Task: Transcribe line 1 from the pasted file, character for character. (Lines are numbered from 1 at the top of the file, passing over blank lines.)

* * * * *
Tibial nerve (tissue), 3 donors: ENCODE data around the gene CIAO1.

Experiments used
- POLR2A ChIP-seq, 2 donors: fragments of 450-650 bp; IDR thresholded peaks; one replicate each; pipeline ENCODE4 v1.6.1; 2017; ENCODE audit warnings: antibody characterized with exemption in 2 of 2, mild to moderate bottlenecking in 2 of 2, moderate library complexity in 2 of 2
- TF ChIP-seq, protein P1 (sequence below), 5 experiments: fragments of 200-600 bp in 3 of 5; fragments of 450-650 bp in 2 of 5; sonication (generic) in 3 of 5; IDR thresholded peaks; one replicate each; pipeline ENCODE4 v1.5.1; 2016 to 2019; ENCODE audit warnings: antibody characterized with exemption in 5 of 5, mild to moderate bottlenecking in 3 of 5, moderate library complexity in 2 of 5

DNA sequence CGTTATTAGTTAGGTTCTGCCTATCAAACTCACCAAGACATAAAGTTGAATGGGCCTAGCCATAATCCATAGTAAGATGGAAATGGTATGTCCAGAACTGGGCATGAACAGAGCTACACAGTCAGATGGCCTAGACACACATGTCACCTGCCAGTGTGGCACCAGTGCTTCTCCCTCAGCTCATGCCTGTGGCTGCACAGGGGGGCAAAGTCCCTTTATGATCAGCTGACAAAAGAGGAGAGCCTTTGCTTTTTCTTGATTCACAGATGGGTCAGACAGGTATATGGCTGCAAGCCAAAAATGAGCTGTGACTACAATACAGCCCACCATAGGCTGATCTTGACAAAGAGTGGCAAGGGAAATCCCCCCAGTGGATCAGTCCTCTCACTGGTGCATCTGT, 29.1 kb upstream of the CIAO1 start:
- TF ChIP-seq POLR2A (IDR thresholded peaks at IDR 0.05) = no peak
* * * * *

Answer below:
Tibial nerve (tissue), 3 donors: ENCODE data around the gene CIAO1.